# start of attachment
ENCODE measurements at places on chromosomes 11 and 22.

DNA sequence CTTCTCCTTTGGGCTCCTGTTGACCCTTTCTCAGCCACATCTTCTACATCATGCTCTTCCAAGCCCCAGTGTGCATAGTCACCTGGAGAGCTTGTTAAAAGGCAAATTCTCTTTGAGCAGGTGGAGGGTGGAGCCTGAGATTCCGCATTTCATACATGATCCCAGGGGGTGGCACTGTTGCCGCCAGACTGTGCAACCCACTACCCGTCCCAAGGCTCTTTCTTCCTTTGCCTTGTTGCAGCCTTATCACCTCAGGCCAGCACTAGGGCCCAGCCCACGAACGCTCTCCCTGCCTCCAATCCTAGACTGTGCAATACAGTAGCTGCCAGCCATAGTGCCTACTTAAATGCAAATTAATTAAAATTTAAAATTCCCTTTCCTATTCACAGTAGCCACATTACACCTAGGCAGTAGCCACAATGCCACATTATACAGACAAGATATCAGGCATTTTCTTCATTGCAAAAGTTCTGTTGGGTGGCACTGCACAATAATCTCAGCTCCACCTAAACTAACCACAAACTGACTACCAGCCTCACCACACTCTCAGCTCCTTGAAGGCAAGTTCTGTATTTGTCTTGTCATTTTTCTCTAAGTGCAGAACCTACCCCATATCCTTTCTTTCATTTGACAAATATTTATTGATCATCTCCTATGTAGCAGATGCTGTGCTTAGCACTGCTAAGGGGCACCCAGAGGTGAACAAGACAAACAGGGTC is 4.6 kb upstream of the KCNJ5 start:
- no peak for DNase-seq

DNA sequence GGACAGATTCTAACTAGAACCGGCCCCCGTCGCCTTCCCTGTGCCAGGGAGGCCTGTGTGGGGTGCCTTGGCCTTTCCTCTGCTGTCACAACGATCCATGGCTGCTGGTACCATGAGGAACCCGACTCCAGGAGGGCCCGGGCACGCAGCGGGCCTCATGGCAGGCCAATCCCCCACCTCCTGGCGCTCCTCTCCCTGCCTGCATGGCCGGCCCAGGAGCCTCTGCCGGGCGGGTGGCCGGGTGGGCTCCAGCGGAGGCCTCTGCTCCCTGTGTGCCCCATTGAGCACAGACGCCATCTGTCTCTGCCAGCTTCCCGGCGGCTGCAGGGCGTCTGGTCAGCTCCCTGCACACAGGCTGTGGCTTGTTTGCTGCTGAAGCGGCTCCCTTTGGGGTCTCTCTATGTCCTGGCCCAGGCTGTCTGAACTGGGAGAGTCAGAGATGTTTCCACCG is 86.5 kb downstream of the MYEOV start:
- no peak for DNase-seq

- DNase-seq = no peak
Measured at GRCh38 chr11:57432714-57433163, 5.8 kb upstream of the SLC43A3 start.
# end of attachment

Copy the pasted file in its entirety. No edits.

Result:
ENCODE measurements at places on chromosomes 11 and 22.

DNA sequence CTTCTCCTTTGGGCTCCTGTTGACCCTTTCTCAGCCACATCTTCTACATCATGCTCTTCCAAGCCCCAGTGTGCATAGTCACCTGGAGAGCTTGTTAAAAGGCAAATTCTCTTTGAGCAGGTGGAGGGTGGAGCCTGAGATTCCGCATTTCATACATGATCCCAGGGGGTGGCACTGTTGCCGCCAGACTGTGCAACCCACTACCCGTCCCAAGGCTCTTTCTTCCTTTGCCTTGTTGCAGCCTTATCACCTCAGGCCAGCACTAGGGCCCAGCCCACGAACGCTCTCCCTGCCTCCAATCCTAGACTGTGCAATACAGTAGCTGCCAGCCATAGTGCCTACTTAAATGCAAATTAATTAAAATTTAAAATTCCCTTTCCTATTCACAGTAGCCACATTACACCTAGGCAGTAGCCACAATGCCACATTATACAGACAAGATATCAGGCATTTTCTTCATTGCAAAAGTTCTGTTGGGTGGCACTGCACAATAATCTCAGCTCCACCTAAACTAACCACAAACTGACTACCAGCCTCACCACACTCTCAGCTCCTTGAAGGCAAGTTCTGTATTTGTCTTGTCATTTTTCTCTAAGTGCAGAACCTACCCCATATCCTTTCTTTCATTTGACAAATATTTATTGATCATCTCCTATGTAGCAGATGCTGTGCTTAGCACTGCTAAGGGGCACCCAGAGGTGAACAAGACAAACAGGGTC is 4.6 kb upstream of the KCNJ5 start:
- no peak for DNase-seq

DNA sequence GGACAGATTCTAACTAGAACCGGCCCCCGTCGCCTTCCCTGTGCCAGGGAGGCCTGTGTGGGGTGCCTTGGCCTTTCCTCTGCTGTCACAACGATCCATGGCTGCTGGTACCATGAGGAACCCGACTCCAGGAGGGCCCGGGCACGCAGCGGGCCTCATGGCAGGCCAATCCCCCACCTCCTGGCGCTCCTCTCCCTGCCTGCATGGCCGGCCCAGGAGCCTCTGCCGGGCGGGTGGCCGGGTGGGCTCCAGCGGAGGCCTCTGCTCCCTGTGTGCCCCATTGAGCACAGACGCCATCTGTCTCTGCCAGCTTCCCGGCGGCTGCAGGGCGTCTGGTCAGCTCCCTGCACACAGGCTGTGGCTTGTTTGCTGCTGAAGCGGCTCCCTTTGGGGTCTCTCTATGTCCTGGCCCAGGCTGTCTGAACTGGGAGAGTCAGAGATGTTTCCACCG is 86.5 kb downstream of the MYEOV start:
- no peak for DNase-seq

- DNase-seq = no peak
Measured at GRCh38 chr11:57432714-57433163, 5.8 kb upstream of the SLC43A3 start.